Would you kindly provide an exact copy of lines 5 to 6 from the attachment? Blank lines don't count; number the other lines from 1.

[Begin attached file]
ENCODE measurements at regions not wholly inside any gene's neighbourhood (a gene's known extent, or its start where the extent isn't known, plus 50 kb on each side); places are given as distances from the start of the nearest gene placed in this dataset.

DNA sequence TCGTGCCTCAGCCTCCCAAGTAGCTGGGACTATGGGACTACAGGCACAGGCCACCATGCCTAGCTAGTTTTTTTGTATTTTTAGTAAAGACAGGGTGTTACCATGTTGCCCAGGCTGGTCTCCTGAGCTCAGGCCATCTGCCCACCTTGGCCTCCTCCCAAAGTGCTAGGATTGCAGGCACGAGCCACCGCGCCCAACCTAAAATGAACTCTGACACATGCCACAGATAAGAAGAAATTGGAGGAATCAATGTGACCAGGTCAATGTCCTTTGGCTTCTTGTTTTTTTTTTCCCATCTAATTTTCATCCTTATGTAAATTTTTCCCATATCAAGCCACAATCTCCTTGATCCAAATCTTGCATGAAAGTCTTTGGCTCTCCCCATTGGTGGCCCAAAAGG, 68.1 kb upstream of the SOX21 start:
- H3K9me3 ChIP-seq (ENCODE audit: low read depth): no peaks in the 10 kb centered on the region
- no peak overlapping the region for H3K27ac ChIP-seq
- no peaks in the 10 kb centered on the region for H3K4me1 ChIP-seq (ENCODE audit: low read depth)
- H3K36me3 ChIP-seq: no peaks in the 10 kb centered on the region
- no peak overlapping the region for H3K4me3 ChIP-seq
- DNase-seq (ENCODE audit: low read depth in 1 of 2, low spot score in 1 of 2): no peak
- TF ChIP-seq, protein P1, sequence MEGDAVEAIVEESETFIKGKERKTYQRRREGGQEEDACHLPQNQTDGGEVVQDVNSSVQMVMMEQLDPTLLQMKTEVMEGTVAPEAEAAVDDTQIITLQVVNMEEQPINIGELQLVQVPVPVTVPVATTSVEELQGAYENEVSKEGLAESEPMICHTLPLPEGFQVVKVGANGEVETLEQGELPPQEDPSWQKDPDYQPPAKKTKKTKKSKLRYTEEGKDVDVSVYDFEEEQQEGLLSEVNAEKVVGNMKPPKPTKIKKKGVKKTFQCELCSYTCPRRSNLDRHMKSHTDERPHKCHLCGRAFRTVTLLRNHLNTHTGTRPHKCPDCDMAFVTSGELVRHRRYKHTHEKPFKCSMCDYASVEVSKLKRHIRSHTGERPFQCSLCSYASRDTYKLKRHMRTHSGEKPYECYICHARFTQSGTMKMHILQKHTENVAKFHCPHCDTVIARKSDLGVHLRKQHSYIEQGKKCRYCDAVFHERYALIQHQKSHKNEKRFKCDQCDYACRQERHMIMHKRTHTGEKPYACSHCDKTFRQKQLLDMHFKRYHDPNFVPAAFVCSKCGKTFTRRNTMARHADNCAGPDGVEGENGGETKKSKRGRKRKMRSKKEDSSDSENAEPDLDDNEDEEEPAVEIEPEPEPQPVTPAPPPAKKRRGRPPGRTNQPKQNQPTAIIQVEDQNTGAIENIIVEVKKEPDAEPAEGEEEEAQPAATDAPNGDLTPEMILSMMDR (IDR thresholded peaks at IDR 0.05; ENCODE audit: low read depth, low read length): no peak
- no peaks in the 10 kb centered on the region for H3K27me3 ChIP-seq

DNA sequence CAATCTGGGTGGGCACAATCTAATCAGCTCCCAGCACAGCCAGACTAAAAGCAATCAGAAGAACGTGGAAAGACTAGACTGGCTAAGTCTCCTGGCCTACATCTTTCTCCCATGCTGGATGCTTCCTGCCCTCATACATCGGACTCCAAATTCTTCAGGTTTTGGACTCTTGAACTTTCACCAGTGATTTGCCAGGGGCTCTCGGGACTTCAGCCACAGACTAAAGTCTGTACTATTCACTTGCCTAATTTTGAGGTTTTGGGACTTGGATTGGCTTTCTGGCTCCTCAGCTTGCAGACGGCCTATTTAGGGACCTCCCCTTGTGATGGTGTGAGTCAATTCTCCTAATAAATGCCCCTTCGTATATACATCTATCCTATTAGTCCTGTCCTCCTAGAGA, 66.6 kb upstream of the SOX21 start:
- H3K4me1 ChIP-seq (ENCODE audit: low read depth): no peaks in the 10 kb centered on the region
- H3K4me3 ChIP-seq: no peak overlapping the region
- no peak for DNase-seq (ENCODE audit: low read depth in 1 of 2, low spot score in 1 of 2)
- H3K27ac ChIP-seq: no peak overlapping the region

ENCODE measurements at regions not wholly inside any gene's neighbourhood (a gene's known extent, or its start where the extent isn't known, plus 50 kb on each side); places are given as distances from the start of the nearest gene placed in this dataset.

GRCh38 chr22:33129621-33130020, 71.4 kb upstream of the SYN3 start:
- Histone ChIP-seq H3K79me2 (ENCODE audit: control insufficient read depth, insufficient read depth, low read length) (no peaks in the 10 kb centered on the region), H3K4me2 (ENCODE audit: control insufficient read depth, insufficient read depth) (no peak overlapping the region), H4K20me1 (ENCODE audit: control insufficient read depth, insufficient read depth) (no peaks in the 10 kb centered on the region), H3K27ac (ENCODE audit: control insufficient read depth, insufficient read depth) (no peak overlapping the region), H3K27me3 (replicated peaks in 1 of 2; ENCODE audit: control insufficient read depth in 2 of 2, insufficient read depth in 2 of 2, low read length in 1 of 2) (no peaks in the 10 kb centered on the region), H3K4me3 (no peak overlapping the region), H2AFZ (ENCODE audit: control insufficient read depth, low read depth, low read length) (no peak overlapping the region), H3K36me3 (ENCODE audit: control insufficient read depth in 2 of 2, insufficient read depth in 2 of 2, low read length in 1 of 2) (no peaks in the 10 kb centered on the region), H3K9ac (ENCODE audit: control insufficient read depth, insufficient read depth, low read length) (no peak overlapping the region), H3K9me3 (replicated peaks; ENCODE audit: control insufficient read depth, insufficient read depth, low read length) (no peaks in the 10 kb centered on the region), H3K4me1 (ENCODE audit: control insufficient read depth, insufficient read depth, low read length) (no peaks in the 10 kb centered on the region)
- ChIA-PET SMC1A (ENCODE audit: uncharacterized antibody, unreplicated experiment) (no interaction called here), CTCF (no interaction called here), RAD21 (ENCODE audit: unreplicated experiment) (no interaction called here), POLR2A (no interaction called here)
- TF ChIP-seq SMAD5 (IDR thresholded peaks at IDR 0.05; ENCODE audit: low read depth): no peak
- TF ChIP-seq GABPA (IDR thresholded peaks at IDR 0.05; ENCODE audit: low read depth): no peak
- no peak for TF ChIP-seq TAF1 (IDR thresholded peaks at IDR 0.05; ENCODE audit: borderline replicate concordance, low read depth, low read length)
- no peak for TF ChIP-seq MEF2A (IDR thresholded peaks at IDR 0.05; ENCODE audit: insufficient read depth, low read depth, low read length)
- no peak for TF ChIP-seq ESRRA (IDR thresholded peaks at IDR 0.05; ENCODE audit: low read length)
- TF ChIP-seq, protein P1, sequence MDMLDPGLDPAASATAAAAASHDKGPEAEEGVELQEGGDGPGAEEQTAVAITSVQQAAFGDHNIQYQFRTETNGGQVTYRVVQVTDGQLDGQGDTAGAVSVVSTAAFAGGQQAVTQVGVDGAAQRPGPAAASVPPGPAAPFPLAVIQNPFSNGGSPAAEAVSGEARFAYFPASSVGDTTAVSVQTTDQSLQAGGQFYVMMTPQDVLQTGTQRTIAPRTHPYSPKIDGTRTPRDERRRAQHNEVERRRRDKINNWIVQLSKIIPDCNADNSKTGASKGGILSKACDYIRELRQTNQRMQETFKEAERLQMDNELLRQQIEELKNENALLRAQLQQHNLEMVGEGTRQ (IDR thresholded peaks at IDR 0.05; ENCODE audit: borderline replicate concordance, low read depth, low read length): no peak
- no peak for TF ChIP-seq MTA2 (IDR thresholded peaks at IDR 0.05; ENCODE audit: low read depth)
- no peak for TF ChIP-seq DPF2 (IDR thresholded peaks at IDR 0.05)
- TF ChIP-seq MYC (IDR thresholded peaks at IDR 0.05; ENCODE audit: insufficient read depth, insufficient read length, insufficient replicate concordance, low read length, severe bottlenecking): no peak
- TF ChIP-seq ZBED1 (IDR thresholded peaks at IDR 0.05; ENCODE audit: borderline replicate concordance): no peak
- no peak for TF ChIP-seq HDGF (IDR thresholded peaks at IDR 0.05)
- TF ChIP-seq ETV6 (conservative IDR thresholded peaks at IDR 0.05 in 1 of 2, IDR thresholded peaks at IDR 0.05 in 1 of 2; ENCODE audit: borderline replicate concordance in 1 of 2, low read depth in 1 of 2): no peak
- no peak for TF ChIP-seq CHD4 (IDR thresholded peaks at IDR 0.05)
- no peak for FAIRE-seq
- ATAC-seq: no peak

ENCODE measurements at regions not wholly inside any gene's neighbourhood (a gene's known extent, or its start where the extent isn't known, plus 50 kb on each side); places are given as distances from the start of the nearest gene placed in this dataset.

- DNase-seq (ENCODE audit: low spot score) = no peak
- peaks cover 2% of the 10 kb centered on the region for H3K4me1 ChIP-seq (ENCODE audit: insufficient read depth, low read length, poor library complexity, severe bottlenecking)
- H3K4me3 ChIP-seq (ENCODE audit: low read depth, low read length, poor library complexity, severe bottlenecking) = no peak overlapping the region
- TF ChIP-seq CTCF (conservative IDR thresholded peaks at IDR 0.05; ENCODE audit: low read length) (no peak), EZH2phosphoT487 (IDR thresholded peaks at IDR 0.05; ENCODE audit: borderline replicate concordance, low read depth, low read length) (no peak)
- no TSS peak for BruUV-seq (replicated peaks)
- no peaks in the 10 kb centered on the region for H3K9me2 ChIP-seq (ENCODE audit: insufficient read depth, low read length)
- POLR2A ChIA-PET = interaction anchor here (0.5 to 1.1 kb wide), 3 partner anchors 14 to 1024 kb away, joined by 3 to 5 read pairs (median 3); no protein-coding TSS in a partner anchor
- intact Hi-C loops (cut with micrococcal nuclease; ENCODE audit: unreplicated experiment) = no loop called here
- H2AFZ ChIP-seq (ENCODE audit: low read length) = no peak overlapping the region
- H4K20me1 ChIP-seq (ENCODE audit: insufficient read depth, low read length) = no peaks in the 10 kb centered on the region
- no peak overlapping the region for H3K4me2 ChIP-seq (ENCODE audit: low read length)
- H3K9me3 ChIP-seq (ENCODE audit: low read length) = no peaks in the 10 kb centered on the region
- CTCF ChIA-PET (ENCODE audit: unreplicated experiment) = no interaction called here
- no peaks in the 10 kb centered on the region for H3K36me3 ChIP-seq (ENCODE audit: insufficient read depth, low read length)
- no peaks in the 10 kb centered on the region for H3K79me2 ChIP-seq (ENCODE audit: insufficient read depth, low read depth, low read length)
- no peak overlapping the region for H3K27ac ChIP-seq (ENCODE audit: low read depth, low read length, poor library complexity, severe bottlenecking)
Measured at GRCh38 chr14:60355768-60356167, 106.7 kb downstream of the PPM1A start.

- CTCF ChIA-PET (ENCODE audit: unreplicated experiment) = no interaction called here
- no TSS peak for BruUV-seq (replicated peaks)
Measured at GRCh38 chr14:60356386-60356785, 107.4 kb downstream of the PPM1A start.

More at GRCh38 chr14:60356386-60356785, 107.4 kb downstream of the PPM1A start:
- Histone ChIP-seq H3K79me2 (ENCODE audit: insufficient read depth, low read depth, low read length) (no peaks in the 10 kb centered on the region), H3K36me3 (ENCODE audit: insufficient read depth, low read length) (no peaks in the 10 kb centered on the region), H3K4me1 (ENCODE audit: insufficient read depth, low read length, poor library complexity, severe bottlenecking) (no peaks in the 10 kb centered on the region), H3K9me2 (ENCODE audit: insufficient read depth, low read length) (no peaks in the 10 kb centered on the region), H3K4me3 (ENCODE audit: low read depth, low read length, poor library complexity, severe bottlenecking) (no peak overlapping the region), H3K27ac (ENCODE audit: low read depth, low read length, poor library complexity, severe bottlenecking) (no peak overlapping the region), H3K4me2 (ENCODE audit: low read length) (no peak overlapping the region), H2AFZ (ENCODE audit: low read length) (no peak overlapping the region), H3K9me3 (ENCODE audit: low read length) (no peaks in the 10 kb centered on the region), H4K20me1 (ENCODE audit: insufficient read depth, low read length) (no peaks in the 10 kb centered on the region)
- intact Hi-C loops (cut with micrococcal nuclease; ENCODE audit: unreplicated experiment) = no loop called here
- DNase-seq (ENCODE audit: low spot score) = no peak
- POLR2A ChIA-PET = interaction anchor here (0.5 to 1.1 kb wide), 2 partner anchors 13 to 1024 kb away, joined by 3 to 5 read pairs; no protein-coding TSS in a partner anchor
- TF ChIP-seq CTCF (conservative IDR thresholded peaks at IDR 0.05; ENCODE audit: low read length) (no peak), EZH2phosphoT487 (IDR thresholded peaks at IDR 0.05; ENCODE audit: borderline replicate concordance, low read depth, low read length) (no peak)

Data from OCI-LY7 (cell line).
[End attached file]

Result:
- no peaks in the 10 kb centered on the region for H3K4me1 ChIP-seq (ENCODE audit: low read depth)
- H3K36me3 ChIP-seq: no peaks in the 10 kb centered on the region